I gave up on the idea of visiting the Pont du Gard when I saw how long today's trip was going to be. This all went well until I actually got to Antibes , when the streets became a maze of curving, one- way, unsigned narrow tracks. I had to find a parking spot (illegal) and get out to find the street names and orient myself. Then it was a matter of driving in circles until I found the particular choices of turns that would get me out of this Bermuda Triangle of tourists. Then! I had to find a park near the hotel, which was absolutely not easy. What a chore. But, again, if there'd been more traffic t would have been even worse.

The hotel's quite close to the beach, but the beach is entirely developed. There are chairs and restaurant tables on almost every square inch of it. I can't say that I'm very impressed by the quality of the development, but I think I'm actually closer to Juan les Pins here, rather than Antibes proper, and it might be better on the other side of the cape. I'll check it out later. The walk around the shoreline impressed me mostly by the unattractiveness of the ladies: where are all the pretty girls that I see in the ads? Too many fat, old tourists I think.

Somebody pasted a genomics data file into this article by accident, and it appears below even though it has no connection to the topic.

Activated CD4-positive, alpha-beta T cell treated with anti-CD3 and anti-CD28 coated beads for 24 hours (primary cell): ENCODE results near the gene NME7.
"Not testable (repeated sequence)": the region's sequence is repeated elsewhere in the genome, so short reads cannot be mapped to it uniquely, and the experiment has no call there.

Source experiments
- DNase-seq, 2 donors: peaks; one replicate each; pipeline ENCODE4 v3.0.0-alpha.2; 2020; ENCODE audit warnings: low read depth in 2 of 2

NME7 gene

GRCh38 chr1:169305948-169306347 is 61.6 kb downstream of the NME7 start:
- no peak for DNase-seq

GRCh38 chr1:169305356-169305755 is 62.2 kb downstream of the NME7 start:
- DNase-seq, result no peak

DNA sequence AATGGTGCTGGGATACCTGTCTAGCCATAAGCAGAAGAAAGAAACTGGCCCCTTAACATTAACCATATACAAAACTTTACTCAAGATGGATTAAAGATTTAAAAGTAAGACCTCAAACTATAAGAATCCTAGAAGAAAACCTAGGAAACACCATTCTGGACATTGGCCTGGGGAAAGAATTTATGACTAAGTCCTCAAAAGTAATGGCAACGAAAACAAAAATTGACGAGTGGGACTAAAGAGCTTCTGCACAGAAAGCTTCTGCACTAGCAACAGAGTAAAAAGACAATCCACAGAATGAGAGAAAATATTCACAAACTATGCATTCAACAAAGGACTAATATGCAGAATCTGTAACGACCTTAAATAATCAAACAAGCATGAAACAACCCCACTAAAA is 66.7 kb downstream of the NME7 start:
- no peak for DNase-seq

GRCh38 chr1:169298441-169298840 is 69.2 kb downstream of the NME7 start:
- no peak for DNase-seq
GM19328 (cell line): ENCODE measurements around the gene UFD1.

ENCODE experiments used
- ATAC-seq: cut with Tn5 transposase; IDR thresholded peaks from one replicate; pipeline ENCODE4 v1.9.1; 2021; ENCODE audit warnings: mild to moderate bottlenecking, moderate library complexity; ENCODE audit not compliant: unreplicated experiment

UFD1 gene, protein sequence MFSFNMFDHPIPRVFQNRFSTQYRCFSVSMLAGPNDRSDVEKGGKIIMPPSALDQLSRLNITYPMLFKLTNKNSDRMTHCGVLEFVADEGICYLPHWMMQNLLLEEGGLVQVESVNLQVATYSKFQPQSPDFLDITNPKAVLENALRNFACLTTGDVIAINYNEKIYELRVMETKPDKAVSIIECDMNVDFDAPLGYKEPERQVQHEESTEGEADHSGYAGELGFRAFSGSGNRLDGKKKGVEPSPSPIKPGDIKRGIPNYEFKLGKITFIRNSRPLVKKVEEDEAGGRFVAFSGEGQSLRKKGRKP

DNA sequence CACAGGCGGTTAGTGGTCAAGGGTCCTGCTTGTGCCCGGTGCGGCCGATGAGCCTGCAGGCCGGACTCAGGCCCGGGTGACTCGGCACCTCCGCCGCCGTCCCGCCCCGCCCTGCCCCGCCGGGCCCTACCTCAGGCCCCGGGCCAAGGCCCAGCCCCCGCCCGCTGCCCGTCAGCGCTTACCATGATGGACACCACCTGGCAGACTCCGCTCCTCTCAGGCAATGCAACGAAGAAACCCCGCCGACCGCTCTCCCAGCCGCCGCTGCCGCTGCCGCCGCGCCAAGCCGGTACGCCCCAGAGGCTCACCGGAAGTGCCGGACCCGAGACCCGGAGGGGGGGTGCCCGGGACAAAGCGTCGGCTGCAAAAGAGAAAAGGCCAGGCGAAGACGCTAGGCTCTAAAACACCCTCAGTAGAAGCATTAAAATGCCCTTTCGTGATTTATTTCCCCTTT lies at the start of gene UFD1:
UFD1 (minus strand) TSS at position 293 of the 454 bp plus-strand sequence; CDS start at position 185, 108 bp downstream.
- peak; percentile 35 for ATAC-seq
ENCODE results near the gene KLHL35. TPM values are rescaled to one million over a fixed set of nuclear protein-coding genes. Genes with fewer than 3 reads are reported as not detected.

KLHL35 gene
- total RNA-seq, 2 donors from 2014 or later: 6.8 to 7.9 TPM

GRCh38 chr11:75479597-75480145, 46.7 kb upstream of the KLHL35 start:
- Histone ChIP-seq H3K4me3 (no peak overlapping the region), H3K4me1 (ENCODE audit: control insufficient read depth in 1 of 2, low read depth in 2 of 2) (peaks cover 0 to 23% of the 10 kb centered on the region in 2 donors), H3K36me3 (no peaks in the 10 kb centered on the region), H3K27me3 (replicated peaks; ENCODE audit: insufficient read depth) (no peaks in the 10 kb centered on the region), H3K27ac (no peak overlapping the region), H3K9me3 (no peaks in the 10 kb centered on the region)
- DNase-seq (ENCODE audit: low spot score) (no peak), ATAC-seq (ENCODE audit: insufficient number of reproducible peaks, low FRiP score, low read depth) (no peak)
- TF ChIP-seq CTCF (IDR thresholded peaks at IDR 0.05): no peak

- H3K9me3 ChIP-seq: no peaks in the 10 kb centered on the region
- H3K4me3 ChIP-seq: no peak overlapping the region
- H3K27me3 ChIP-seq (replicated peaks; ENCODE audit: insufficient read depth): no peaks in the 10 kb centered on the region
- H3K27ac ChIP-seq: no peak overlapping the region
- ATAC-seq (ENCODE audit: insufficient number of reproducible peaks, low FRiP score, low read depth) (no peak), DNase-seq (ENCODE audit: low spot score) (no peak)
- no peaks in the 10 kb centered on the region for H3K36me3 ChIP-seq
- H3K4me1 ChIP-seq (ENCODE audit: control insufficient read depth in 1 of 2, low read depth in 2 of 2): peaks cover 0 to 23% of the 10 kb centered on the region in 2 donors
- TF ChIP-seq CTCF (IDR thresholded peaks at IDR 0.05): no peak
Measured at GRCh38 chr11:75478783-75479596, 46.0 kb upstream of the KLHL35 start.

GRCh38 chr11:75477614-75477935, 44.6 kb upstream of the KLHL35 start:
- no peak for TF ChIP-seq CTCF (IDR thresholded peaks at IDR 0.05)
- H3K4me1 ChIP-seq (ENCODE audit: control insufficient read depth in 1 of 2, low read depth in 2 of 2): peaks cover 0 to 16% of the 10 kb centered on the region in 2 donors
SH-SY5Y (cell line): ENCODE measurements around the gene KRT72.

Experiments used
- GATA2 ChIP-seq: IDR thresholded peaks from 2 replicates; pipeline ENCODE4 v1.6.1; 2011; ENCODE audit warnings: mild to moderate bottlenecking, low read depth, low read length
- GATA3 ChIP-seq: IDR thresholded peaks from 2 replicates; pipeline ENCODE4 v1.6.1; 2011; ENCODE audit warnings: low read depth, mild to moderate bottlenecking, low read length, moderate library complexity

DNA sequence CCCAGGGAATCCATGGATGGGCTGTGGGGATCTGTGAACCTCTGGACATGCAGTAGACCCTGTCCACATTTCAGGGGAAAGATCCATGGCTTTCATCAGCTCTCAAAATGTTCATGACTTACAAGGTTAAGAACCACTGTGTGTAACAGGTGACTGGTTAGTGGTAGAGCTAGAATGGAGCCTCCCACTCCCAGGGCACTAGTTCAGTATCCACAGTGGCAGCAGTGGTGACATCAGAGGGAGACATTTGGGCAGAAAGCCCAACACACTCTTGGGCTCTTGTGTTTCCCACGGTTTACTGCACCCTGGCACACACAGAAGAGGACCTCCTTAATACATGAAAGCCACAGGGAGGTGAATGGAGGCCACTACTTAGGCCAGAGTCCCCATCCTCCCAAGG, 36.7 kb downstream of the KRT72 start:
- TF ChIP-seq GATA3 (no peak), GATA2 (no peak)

Map of Juan-lesPins 

My hotel Trianon is marked







Walked about Antibes today. I was right that this is really Juan les Pins and a bit poorer. Antibes proper is much nicer, but also I think a good deal more expensive.

There wasn't really much of interest here except down on the waterfront, where there were the most impressive boats I'd ever seen. I made a list of some of them to investigate when I got back. They were the:

Sarafsa ( Georgetown )
Anastasia (")
Tatoosh (")
Katara ( Doha )

The last one was a ship by any reasonable definition. It's 125 metres. It was a long walk out to the Fort Carree and not much to see once I got there, but the return by straight line was quicker.

Pizza for dinner at the shop next door.


Map of Antibes

This is definitely where the wealth is. 


Parasols on the beach

It's actually attached to a restaurant, of course. 


Place de General de Gaulle



On the quay overlooking Port Vauban




Sterns of the superyachts

Mostly crewed by South Africans and people from the north of Britain to judege from the accents. 

I'm told that the owners prefer not to take on French crew because they are entitled to siestat time as soon as they get into French territorial waters. I'm not sure about that story.



  Mostly crewed by South Africans and people from the north of Britain to judege from the accents. 

I'm told that the owners prefer not to take on French crew because they are entitled to siestat time as soon as they get into French territorial waters. I'm not sure about that story.







Had a long chat with Angelo at breakfast. He's a South African guy who's here to get into the luxury yacht business - as an engineer if possible, but as a deckhand as an entree if necessary. The discussion ranged over many topics, but I once more wound up talking about positive psychology, philosophy of life, and the proper pursuit for a satisfactory human life. Is it just me or is this a topic that is much on people's minds at the moment?